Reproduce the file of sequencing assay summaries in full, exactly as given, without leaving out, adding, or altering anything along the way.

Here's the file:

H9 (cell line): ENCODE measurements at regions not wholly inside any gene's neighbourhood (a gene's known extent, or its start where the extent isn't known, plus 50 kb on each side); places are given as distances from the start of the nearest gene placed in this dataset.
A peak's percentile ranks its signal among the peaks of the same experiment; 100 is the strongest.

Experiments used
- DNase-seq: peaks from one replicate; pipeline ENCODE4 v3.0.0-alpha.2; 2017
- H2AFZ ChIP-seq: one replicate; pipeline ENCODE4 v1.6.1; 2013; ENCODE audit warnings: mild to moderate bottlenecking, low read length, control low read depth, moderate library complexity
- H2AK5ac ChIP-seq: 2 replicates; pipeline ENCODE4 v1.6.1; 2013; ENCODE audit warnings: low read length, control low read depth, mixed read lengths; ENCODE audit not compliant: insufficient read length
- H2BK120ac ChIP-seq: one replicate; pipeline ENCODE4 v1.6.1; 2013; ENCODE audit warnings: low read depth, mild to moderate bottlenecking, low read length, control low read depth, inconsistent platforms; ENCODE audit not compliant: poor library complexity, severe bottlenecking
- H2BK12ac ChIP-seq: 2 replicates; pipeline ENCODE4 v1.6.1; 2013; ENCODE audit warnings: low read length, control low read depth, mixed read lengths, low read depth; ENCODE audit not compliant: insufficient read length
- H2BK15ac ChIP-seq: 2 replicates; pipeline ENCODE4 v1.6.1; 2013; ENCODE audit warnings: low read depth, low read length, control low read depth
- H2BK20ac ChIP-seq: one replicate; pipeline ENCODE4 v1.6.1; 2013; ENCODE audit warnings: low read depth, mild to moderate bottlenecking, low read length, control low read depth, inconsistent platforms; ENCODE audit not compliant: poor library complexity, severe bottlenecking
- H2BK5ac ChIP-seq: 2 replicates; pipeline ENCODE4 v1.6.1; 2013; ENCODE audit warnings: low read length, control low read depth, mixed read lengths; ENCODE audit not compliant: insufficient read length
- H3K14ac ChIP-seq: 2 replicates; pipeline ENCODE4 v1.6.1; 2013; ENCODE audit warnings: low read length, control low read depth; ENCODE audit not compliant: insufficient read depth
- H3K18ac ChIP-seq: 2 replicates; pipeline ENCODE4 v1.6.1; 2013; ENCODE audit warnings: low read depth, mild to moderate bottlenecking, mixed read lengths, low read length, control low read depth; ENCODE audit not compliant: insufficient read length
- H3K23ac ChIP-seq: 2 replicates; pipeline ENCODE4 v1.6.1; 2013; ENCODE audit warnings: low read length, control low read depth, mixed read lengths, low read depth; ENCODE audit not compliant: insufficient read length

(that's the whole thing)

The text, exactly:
H9 (cell line): ENCODE measurements at regions not wholly inside any gene's neighbourhood (a gene's known extent, or its start where the extent isn't known, plus 50 kb on each side); places are given as distances from the start of the nearest gene placed in this dataset.
A peak's percentile ranks its signal among the peaks of the same experiment; 100 is the strongest.

Experiments used
- DNase-seq: peaks from one replicate; pipeline ENCODE4 v3.0.0-alpha.2; 2017
- H2AFZ ChIP-seq: one replicate; pipeline ENCODE4 v1.6.1; 2013; ENCODE audit warnings: mild to moderate bottlenecking, low read length, control low read depth, moderate library complexity
- H2AK5ac ChIP-seq: 2 replicates; pipeline ENCODE4 v1.6.1; 2013; ENCODE audit warnings: low read length, control low read depth, mixed read lengths; ENCODE audit not compliant: insufficient read length
- H2BK120ac ChIP-seq: one replicate; pipeline ENCODE4 v1.6.1; 2013; ENCODE audit warnings: low read depth, mild to moderate bottlenecking, low read length, control low read depth, inconsistent platforms; ENCODE audit not compliant: poor library complexity, severe bottlenecking
- H2BK12ac ChIP-seq: 2 replicates; pipeline ENCODE4 v1.6.1; 2013; ENCODE audit warnings: low read length, control low read depth, mixed read lengths, low read depth; ENCODE audit not compliant: insufficient read length
- H2BK15ac ChIP-seq: 2 replicates; pipeline ENCODE4 v1.6.1; 2013; ENCODE audit warnings: low read depth, low read length, control low read depth
- H2BK20ac ChIP-seq: one replicate; pipeline ENCODE4 v1.6.1; 2013; ENCODE audit warnings: low read depth, mild to moderate bottlenecking, low read length, control low read depth, inconsistent platforms; ENCODE audit not compliant: poor library complexity, severe bottlenecking
- H2BK5ac ChIP-seq: 2 replicates; pipeline ENCODE4 v1.6.1; 2013; ENCODE audit warnings: low read length, control low read depth, mixed read lengths; ENCODE audit not compliant: insufficient read length
- H3K14ac ChIP-seq: 2 replicates; pipeline ENCODE4 v1.6.1; 2013; ENCODE audit warnings: low read length, control low read depth; ENCODE audit not compliant: insufficient read depth
- H3K18ac ChIP-seq: 2 replicates; pipeline ENCODE4 v1.6.1; 2013; ENCODE audit warnings: low read depth, mild to moderate bottlenecking, mixed read lengths, low read length, control low read depth; ENCODE audit not compliant: insufficient read length
- H3K23ac ChIP-seq: 2 replicates; pipeline ENCODE4 v1.6.1; 2013; ENCODE audit warnings: low read length, control low read depth, mixed read lengths, low read depth; ENCODE audit not compliant: insufficient read length